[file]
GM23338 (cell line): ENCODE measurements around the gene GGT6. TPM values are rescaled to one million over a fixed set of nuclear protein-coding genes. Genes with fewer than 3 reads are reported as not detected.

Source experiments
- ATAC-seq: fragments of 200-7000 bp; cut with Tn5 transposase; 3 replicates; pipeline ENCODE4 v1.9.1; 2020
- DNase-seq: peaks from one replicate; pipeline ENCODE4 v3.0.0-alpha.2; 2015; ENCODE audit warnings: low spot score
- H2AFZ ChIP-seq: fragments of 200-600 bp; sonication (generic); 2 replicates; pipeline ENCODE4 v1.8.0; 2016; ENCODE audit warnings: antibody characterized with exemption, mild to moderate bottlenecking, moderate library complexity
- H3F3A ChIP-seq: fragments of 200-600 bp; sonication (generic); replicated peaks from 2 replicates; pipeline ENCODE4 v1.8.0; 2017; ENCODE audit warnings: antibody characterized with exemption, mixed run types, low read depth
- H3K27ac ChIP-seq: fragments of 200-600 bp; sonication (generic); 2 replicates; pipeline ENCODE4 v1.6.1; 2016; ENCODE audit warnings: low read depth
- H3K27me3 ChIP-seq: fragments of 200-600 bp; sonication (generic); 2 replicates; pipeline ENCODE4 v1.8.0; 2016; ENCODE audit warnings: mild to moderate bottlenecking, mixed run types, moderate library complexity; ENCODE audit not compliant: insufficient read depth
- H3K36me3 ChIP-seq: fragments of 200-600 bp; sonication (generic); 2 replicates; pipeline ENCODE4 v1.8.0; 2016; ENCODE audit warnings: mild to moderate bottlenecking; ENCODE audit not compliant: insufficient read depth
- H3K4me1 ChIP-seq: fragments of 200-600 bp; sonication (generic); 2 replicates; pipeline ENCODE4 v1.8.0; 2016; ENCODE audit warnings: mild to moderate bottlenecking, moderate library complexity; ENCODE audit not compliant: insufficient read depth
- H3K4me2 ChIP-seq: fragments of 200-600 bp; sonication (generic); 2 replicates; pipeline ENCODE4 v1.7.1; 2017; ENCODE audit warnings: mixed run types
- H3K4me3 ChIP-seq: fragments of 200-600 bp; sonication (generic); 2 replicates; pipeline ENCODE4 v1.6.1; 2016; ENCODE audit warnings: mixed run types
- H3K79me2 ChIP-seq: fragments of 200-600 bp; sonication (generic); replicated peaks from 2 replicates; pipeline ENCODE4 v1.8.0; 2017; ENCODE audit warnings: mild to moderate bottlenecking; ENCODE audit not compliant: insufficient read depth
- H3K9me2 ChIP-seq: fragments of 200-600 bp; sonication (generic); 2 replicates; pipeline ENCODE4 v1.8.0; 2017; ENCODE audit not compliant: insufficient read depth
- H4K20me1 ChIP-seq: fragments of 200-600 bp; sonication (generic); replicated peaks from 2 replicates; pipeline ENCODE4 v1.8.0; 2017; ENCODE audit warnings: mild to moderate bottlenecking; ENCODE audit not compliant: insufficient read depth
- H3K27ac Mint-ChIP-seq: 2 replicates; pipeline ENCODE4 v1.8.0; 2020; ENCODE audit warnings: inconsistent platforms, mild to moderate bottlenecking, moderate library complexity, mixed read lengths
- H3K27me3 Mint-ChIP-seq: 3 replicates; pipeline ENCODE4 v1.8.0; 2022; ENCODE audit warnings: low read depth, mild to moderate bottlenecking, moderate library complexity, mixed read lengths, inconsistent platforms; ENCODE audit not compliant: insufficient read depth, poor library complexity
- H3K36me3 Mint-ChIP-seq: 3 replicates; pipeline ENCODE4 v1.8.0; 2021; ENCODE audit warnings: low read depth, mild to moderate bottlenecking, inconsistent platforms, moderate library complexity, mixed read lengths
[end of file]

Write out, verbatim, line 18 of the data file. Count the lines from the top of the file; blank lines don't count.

- H3K36me3 Mint-ChIP-seq: 3 replicates; pipeline ENCODE4 v1.8.0; 2021; ENCODE audit warnings: low read depth, mild to moderate bottlenecking, inconsistent platforms, moderate library complexity, mixed read lengths